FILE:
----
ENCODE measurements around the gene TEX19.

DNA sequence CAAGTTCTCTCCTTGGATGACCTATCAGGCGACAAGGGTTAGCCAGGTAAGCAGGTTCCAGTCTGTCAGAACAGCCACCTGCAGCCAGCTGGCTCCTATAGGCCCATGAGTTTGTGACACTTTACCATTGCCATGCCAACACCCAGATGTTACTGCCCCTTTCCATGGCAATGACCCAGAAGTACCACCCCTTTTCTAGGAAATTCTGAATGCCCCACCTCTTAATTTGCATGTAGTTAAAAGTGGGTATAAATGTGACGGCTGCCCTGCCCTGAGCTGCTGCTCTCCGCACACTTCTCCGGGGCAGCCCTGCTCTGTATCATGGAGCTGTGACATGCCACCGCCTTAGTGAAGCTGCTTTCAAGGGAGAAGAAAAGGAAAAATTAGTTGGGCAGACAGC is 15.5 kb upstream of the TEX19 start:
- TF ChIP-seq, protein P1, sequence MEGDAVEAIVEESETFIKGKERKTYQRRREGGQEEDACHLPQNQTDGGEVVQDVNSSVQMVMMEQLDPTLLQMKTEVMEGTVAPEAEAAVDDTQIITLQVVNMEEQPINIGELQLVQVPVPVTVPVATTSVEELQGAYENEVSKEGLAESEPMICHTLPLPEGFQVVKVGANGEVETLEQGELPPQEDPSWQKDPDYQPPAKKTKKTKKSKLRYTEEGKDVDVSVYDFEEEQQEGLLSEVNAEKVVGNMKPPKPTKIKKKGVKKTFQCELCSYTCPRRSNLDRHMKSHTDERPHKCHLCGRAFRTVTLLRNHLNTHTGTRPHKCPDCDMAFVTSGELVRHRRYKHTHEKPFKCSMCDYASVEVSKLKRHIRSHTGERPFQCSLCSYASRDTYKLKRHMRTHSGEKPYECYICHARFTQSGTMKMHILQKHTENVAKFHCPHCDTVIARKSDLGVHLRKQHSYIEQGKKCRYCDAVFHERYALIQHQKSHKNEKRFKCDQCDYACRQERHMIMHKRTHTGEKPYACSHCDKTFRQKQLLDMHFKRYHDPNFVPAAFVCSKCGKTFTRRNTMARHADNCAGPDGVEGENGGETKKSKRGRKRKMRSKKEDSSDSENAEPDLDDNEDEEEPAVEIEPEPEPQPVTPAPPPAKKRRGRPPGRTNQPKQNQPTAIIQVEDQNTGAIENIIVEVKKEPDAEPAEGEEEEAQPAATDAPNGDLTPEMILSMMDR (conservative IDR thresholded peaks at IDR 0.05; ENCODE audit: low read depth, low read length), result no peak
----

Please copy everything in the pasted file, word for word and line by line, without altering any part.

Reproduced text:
ENCODE measurements around the gene TEX19.

DNA sequence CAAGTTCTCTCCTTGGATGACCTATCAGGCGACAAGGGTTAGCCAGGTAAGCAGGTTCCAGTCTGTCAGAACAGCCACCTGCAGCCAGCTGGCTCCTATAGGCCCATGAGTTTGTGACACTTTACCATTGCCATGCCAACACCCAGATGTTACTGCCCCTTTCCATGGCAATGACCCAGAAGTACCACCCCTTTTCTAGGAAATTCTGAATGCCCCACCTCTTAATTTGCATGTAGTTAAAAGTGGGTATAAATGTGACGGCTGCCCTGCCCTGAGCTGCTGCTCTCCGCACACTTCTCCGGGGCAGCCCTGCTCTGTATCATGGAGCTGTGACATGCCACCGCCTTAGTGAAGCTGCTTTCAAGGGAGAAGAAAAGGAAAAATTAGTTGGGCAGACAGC is 15.5 kb upstream of the TEX19 start:
- TF ChIP-seq, protein P1, sequence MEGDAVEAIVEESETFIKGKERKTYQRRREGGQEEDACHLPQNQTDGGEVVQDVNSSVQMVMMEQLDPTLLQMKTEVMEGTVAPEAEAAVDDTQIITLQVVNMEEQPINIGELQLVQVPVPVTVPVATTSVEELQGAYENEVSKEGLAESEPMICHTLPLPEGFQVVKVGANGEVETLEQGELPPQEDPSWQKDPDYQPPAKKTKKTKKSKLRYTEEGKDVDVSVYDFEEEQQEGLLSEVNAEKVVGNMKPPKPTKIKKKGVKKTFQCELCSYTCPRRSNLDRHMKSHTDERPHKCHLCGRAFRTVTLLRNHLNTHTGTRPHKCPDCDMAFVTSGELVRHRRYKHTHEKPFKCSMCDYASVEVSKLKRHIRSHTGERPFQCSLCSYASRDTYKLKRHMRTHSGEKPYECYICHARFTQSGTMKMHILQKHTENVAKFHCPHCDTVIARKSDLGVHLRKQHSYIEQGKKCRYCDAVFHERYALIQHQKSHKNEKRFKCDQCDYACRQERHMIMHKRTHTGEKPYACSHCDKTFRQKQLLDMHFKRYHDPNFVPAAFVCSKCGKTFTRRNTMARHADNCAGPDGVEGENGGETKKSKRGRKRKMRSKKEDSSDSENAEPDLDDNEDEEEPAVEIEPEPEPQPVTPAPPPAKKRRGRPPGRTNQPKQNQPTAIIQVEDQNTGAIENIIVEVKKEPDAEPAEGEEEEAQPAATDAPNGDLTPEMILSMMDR (conservative IDR thresholded peaks at IDR 0.05; ENCODE audit: low read depth, low read length), result no peak